There is no math for meaningfully aggregating percentiles. Once you've summarized things as percentiles (and discarded the raw data or histogram distribution behind them) there is no way to aggregate the summarized percentiles into anything useful for the same percentile levels. And yes, this means that those "average percentile" legend numbers that show in various percentile monitoring charts are completely bogus.
A simple way to demonstrate why any attempt at aggregating percentiles by averaging them (weighted or not) is useless, try it with a simple to reason about percentile: the 100%'ile (the max).
E.g. If I had the following 100%'iles reported for each one minute interval, each with the same overall event count:
[1, 0, 3, 1, 601, 4, 2, 8, 0, 3, 3, 1, 1, 0, 2]
The (weighted or not) average of this sequence is 42. And it has as much relation to the overall 100%'ile as the phase of the moon does. No amount of fancy averaging (weighted or not) will produce a correct answer for "what is the 100%'ile of the overall 15 minute period?". There is only one correct answer: 601 was the 100%'ile seen during the 15 minutes period.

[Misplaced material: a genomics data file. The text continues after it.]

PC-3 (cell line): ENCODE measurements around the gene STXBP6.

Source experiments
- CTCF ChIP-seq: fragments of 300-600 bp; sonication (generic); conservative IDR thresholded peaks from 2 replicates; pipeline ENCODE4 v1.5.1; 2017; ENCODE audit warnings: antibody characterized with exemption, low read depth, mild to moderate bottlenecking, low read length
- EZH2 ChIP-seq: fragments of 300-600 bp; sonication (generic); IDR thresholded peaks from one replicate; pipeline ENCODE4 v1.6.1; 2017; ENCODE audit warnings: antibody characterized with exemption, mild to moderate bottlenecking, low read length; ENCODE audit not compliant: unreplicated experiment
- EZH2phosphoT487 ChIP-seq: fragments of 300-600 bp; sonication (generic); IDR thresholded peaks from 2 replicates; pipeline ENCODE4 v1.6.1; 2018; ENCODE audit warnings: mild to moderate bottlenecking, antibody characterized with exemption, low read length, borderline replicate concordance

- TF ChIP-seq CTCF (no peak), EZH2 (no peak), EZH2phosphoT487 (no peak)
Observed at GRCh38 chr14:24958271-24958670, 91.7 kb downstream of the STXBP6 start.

There are only two percentiles for which you can actually find math that works for accurate aggregation across intervals:
- the 100%'ile (for which the answer is "the max is the max of the maxes")
- 0%'ile (for which the answer is "the min is the min of the mins")
For all other percentiles, the only correct answer is "The aggregate N%'ile is somewhere between the lowest and highest N%'ile seen in any interval in the aggregate time period". And that's not a very useful answer. Especially when the range for those can cover the entire spectrum. In many real world data sets, it often amounts to something close to "it's somewhere between the overall min and overall max".
For more ranting on this subject: